Some weeks ago I had a little talk on IRC about shift-mainline games and numbers of trains. Personally I really like the SML concept, and I wanted to know if it is possible to squeeze more than 2000 trains into a single game and still get a fluent network.
The SML concept seems optimal for huge OpenTTD tasks, so I focussed more on it. After a first game with some planning mistakes I started a second one, now knowing what problems might arise during the game.
The layout is quite simple: one huge counter-clockwise roundabout mainline, starting at 2 lanes and offering enough space to add further outer lanes during the game. All the industries are connected by 6 split/merge hubs. The layout of the “inner” network is quite chaotic though and could receive more focus in further games – but overall it worked so well that I didn’t mind much about it. On some of the inner lines I had to add a second lane, but that’s it.
It’s mainly a cargo game, using the following targets:
Coal, ore and wood go to the western station, steel (from the western station) and livestock to the eastern one. Goods and pax/post are transferred between both main stations using only the roundabout. All trains are TL 8 (2 heads + 6 waggons) to get a huge amount of trains. I decided to use monorail as a nice mixture of speed and not-too-much speed to keep the number of trains high.
Apart from that I added a few maglev train and bus lines for local pax transport in the 2 main cities to grow them faster.
When I was running ~600 trains, the 2 lanes of the mainline started to get crowded. I added a third lane and pushed the capacity up to ~800 trains. The fourth lane allowed to increase up to ~1200 trains. But then I had to face another problem: the main stations were too small.
In the beginning I decided to use presignal bypass stations for my main stations. I made them ~50 tiles wide and 4 tiles long and started connecting them to my mainline lanes, without thinking too much about optimization. This proved difficult when I had to optimize them, having 1200 trains moving around all the time. I increased the width to 60 tiles and optimized the bypass layout to allow for 6 different connecting lanes using 10 platforms each. Watching the game I had found out that for unloading + loading 10 platforms for each lane would be sufficient. Later on PhazorX told me that 6 platforms are enough for unloading or loading only, so I think this comes quite close.
I also re-ordered the output of the main stations, so that all incoming lanes got out in the same place (the innermost lane stays the innermost and the outermost stays the outermost). The goal of this was to move the roundabout trains to the outermost lanes (because they never had to split off and merge in again). If you don’t need this behaviour, the mixing of the lanes doesn’t matter at all!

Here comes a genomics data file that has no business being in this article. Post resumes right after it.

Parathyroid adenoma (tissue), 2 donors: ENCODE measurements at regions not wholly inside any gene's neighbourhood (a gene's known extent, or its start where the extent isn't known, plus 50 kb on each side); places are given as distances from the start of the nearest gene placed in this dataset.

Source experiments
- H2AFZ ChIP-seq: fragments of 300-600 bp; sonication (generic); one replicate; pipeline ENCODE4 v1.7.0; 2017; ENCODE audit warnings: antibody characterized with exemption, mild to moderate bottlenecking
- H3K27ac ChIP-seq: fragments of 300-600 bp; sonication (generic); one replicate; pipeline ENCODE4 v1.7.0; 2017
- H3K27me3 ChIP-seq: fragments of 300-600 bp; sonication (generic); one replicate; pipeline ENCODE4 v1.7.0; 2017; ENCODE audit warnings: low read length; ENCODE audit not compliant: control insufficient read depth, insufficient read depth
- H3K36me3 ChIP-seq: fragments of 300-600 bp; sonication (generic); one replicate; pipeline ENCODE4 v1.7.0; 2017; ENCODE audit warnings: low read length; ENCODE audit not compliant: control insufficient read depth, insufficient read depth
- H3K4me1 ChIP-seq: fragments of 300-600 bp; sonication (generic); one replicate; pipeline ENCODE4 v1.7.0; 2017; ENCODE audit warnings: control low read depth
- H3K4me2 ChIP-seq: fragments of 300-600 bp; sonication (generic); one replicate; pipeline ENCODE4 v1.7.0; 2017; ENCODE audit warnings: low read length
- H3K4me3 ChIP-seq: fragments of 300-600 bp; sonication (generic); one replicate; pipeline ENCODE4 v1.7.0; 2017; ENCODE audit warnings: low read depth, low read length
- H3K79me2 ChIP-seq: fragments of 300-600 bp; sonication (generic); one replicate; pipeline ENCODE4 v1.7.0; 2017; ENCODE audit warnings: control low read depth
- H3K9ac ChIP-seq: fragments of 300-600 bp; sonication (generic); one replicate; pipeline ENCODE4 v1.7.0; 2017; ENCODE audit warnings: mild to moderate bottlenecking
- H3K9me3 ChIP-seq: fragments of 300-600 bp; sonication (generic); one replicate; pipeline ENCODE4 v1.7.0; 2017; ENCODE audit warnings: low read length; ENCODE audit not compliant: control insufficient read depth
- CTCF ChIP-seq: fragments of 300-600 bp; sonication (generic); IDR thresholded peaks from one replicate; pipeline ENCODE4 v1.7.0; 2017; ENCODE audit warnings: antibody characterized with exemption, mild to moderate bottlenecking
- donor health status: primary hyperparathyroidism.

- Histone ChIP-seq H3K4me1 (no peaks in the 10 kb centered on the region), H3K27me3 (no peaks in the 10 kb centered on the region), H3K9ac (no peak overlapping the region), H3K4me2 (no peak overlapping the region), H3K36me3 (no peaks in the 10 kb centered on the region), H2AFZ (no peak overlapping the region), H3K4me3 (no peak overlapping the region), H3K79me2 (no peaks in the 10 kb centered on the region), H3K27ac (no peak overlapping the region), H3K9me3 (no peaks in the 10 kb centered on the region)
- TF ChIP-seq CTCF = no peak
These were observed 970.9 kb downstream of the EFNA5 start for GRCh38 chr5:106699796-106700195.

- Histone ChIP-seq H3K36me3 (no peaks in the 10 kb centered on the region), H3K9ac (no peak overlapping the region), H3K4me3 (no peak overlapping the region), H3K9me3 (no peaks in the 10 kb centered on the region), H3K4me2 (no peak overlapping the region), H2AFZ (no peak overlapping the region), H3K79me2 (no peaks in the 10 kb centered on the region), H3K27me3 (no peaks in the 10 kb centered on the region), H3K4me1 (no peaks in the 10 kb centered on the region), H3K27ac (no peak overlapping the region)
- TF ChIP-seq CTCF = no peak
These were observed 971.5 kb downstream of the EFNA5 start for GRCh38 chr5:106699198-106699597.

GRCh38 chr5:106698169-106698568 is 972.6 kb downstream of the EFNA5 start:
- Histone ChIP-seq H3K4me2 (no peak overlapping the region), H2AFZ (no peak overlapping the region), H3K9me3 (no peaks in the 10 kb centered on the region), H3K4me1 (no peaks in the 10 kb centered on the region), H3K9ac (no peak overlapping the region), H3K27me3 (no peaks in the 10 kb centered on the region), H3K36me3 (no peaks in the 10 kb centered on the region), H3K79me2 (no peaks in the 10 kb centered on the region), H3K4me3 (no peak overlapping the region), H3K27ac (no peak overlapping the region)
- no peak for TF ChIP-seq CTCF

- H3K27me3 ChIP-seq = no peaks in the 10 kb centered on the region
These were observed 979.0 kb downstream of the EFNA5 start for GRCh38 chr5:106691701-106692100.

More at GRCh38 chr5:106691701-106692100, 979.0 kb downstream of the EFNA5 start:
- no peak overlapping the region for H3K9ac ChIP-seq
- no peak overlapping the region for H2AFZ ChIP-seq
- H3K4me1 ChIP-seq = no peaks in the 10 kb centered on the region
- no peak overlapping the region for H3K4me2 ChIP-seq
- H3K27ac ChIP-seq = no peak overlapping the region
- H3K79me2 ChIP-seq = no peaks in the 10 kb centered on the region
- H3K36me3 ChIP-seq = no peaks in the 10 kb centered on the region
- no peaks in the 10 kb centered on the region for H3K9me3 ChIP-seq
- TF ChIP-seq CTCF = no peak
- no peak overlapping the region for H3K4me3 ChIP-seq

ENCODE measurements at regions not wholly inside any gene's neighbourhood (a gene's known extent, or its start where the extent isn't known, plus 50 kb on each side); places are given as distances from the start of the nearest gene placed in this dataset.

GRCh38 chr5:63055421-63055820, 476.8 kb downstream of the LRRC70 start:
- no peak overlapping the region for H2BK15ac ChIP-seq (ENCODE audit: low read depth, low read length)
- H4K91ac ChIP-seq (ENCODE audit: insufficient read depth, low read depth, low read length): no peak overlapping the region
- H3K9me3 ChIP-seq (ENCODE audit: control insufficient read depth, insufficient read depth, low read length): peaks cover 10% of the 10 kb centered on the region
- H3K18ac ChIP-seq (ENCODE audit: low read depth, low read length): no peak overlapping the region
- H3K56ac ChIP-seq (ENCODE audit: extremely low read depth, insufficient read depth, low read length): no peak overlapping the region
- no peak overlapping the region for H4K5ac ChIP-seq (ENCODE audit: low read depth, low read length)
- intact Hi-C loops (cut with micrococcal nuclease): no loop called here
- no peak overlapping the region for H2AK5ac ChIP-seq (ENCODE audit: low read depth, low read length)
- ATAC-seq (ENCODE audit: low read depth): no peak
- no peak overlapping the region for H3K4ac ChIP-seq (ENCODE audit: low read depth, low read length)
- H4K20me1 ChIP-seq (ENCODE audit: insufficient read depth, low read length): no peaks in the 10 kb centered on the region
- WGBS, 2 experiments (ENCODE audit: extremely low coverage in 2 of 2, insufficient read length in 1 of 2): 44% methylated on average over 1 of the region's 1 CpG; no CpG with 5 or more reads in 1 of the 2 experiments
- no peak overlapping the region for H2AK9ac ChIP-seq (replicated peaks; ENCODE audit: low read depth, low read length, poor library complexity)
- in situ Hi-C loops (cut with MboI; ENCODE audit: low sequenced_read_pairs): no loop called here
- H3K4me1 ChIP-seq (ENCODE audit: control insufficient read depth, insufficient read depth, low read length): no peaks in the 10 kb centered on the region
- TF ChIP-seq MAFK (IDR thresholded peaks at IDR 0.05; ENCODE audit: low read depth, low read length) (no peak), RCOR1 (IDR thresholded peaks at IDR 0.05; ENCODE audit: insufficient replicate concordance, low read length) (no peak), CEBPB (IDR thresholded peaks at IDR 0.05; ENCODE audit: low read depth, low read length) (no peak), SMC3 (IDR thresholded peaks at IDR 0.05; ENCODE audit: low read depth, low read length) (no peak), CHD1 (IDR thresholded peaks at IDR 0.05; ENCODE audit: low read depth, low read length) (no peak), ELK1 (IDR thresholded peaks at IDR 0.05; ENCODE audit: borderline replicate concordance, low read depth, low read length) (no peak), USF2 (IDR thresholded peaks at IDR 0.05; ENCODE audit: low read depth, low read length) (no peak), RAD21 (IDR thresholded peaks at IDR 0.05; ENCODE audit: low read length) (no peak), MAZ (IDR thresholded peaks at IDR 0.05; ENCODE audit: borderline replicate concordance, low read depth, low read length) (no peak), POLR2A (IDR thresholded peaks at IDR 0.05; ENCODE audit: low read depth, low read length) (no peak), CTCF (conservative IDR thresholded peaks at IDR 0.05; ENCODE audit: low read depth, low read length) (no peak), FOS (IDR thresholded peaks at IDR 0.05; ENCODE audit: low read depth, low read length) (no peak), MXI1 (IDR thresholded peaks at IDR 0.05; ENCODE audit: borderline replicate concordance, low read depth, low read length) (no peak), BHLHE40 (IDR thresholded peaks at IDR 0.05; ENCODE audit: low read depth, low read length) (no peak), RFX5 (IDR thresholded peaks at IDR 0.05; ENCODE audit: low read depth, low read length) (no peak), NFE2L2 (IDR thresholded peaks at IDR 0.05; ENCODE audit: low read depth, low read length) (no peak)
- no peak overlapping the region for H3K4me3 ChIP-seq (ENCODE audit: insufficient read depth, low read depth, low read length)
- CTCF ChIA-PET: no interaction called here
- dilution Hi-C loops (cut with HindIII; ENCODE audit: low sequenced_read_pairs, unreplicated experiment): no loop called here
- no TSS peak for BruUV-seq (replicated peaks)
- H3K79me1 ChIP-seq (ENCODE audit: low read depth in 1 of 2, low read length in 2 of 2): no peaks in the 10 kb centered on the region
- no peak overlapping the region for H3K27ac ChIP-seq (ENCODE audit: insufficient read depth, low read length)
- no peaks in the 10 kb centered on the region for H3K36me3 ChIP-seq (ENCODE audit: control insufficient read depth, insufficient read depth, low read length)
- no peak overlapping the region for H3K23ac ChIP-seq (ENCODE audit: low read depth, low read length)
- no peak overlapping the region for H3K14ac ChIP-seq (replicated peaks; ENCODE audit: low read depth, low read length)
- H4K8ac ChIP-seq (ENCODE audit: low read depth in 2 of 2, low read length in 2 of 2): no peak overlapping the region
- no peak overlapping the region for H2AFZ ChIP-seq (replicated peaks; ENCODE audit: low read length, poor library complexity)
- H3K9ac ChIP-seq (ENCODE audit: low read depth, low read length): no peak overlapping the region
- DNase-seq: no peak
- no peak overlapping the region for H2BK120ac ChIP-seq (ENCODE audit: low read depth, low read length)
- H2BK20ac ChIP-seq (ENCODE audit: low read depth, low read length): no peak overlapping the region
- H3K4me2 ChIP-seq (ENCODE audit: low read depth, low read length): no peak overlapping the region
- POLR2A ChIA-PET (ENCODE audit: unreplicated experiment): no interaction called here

More lanes, more trains
After optimizing the main stations I could easily add 2 further lanes – these became the new outermost lanes 5 and 6. In the end they took mostly constant roundabout traffic as planned previously, so this worked fine. Another thing I had feared happened, though: I had to switch to my newer Core 2 laptop computer, because my Athlon XP 2400+ wasn’t able to calculate the whole game efficiently (at ~1000 trains the fast forward mode was already the same as the normal game speed).
It was quite hard to find further good industries to get more cargo going, but I managed to push the game up to 2033 trains on my huge network. If your PC is fast enough, you can see that the network is quite fluent. Sometimes one of the lane shifters hangs (this is due to a flaw in the shifter design and I couldn’t find out how to solve this) but the rest of the game is fine.
How can this be topped? Well, it’s actually quite easy: provided that the map has enough ressources to transport, one could walk the main stations and add another 6×10 platforms, increasing the capacity to 12 mainline lanes. I fear though, that both the ressources and the available space are too low on this particular map, so this could be tried on an even larger game.
Another thing to be considered by the organization freaks out there is to separate the networks of the various cargo types. This would lead to a more ordered game with even more efficient stations (not needing to cramp everything into 2 big stations but splitting them up).
Personally I unfortunately don’t have the time to play any more during the next weeks or even months (it took me 3 weeks to write this), but I’m looking forward to playing another SML game some day. The advantages compared to “classic” big games are appealing:
- Easy hubs
- Easy stations
- No lane balancing (like complex mergers) of any kind required
- Expand it until your CPU burns 😉
There are of course disadvantages too:
- Strict network layout needed, sometimes too unflexible
- Lots of terraforming recommended (just look at my service centers or the lanes 5 and 6 in the game)
You can download my savegame here (beware, it’s 2.5MB). It was saved on nightly r11351 using the ottdc grfpack 6 beta (only replacement graphics). If you have any questions or comments regarding the game don’t hesitate to ask 🙂